Cabbage grown in Palm Beach County is ready for St. Patrick’s Day


St. Patrick’s Day is Saturday, and it’s the biggest holiday for the traditional corned beef and cabbage. Palm Beach County farmers play major role in cabbage production.

Cabbage season is currently underway in the Everglades Agricultural Area, which includes western Palm Beach County’s Glades area around Lake Okeechobee.

WHAT CROP MAKES PALM BEACH COUNTY THE TOP AGRICULTURAL PRODUCER?

Buddy McKinstry of Heritage Farms Produce, Belle Glade, said, “I am proud that my family works hard to grow the wholesome vegetables that fill your family’s tables. Our family has been farming for more than 39 years and we grow a wide array of produce including sweet corn, radishes, celery, beans, lettuce and leafy vegetables such as cabbage.

“EAA farmland is some of the most valuable and fertile farmland in the country and the best cabbage is grown right here in the EAA,” McKinstry said.

In Florida, nearly 8,900 acres of cabbage are planted annually. At the end of season, about 8,200 acres are harvested and yield more than 270 million pounds of cabbage. The crop is expected to produce a total value of roughly $34 million in the Sunshine State during the 2017-2018 season.

Cabbage season in the EAA runs from November 15 to April 15 and produces enough fresh cabbage to feed 250 million people.

Cabbage is versatile winter vegetable and can be eaten raw, steamed or sautéed.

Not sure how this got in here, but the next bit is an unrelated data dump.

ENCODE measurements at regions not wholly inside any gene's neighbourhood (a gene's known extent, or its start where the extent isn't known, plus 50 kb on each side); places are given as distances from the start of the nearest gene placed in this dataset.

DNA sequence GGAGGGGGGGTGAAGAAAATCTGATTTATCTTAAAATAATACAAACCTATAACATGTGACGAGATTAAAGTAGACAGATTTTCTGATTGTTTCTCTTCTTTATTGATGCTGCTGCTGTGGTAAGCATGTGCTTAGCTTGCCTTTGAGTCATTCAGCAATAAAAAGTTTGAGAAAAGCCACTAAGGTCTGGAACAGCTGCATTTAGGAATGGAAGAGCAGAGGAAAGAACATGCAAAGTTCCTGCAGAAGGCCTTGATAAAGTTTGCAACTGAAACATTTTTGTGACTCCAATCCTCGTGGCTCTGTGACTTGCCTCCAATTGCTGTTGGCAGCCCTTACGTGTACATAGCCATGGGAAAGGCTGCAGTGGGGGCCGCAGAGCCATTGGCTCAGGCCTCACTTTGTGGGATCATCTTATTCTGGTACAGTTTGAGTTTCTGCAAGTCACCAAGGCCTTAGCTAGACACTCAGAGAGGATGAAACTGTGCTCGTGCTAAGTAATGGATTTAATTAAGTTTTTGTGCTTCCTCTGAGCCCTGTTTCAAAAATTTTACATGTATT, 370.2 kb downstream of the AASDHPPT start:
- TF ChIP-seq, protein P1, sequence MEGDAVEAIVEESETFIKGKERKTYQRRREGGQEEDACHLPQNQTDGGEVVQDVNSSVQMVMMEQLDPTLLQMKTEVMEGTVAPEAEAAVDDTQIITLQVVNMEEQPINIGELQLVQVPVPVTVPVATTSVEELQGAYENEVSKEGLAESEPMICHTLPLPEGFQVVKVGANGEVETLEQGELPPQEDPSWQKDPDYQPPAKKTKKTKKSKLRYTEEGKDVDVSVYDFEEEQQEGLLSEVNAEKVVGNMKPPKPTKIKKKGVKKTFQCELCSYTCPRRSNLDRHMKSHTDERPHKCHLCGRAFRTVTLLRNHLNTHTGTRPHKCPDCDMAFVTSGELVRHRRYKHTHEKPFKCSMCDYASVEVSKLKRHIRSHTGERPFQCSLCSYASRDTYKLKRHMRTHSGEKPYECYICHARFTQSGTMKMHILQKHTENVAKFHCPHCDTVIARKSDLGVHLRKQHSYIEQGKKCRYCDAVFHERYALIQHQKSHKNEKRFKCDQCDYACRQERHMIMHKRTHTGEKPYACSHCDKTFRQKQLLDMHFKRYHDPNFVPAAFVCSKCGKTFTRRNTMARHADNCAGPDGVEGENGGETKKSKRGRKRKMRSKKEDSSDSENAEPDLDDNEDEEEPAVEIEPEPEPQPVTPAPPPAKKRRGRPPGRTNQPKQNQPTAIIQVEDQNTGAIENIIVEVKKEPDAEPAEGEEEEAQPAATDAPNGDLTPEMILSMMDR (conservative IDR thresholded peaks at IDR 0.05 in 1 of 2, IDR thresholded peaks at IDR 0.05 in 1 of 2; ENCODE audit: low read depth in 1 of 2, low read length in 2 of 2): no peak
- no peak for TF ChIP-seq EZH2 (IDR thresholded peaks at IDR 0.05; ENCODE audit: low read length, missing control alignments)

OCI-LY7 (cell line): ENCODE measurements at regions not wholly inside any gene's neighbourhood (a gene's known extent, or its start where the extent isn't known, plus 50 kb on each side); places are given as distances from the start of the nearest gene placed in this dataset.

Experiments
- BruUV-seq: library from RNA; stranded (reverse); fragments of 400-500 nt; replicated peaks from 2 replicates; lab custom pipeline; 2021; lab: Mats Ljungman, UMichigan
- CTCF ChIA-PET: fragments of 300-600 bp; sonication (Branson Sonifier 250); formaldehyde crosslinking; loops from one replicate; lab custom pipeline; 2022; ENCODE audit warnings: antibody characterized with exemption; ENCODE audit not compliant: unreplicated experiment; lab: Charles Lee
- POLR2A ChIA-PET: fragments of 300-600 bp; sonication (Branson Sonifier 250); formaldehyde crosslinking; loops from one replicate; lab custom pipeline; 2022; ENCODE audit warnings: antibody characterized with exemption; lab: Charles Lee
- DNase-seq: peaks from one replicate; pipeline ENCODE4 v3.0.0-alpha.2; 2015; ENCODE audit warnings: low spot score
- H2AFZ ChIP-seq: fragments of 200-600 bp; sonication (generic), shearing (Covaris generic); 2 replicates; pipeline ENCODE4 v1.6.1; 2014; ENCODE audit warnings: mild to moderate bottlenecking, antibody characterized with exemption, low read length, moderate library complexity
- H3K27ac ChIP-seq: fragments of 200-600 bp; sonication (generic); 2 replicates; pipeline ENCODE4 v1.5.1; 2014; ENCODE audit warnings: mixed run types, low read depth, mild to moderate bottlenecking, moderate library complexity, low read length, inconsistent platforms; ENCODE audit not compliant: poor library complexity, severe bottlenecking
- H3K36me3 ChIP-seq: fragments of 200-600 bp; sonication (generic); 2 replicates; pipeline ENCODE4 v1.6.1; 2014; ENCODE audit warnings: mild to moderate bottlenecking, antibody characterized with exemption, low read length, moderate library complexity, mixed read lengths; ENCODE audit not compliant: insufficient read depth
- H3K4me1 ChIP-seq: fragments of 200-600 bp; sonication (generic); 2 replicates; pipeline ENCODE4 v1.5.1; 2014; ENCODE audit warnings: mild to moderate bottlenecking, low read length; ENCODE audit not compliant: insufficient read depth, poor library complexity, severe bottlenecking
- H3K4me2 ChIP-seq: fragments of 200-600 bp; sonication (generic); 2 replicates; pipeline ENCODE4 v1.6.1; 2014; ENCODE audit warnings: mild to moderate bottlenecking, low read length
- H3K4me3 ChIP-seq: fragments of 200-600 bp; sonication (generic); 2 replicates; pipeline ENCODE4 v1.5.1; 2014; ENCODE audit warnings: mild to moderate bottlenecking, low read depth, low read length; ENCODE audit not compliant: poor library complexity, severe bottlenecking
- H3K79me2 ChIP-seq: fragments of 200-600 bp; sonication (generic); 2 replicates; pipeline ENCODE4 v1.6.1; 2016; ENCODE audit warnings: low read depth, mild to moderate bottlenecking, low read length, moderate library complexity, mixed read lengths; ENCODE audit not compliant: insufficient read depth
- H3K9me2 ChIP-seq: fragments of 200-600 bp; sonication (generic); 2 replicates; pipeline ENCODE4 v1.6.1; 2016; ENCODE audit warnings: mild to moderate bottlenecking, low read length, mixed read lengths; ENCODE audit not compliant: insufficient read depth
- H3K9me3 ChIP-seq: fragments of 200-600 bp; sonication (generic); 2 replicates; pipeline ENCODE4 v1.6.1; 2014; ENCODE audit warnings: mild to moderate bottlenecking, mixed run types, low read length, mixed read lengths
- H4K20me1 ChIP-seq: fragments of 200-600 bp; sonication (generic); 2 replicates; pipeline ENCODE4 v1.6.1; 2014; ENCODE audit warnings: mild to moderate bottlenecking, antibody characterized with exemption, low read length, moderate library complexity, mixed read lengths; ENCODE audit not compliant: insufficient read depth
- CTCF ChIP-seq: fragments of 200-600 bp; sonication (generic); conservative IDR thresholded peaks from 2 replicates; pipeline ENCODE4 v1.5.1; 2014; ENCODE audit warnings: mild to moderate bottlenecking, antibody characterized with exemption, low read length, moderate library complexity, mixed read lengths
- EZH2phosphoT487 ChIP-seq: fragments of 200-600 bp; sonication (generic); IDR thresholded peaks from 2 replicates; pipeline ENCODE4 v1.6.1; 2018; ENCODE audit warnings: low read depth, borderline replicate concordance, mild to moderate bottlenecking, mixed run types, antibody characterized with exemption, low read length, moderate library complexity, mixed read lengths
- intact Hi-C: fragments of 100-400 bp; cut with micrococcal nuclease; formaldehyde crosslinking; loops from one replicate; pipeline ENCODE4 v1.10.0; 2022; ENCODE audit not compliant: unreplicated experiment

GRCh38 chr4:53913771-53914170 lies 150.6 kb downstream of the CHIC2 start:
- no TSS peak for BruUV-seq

In 2016 Florida produced $49 million worth of cabbage — 12 percent of the total U.S. value of cabbage for the fresh market, according to the U.S. Department of Agriculture.

With an estimated $1.42 billion in total agricultural sales for 2016-17, Palm Beach County leads the State of Florida and all counties east of the Mississippi River. It is one of the ten largest agricultural producing counties in the United States.

Palm Beach County ranks first in the nation in the production of sugarcane and fresh sweet corn. It leads the state in the production of rice, lettuce, radishes, Chinese vegetables, specialty leaf, celery and bell peppers, according to the Palm Beach County Cooperative Extension Service.

In 2016, in terms of total value of production, Florida accounted for:

•40 percent of the fresh market tomatoes (as opposed to those being canned or processed) at $383 million

•37 percent of the nation’s snap beans at $106 million

•36 percent of the fresh market cucumbers at $66 million

•31 percent of cucumbers for processing at $50.8 million

29 percent of fresh market bell peppers at $210 million

•24 percent of fresh market sweet corn at $160 million

•21 percent of watermelons at $123 million

•19 percent of strawberries at $450 million

•18 percent of the squash at $30 million



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